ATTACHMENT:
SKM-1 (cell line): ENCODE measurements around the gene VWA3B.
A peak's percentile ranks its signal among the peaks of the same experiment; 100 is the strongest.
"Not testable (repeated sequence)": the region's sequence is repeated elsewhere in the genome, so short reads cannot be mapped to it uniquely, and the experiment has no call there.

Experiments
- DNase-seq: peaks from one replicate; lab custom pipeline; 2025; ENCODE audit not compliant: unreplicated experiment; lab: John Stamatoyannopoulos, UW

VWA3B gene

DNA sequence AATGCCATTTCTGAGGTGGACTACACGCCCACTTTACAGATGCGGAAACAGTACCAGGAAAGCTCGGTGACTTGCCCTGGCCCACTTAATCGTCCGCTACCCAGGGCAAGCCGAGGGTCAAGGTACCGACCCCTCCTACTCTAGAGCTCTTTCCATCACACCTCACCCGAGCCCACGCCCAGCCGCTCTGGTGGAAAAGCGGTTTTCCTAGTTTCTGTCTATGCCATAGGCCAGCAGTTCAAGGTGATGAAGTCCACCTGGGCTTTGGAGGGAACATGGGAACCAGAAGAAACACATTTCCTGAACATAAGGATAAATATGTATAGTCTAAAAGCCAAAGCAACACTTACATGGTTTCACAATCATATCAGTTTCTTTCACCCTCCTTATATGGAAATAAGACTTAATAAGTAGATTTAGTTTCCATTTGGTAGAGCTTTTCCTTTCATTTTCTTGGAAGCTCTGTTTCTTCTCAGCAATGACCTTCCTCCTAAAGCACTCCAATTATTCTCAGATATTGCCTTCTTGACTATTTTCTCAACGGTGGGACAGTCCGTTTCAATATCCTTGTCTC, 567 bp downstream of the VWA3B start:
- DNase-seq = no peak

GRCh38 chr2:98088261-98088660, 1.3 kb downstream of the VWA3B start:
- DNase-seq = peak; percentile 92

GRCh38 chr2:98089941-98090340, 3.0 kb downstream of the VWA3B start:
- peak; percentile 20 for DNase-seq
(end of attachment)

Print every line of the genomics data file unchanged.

SKM-1 (cell line): ENCODE measurements around the gene VWA3B.
A peak's percentile ranks its signal among the peaks of the same experiment; 100 is the strongest.
"Not testable (repeated sequence)": the region's sequence is repeated elsewhere in the genome, so short reads cannot be mapped to it uniquely, and the experiment has no call there.

Experiments
- DNase-seq: peaks from one replicate; lab custom pipeline; 2025; ENCODE audit not compliant: unreplicated experiment; lab: John Stamatoyannopoulos, UW

VWA3B gene

DNA sequence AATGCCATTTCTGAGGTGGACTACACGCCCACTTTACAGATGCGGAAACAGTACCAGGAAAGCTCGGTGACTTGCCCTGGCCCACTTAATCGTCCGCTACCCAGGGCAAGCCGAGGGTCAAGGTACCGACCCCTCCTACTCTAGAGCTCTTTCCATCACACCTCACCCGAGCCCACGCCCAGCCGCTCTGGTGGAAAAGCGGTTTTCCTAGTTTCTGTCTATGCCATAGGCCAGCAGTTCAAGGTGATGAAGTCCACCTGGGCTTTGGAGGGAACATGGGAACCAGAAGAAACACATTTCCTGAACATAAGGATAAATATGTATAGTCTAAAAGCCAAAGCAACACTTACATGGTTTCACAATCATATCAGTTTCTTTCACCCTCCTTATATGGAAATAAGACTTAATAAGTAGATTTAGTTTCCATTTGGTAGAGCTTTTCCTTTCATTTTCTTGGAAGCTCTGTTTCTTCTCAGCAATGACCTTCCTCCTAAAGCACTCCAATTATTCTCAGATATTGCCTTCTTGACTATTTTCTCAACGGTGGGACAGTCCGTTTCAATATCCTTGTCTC, 567 bp downstream of the VWA3B start:
- DNase-seq = no peak

GRCh38 chr2:98088261-98088660, 1.3 kb downstream of the VWA3B start:
- DNase-seq = peak; percentile 92

GRCh38 chr2:98089941-98090340, 3.0 kb downstream of the VWA3B start:
- peak; percentile 20 for DNase-seq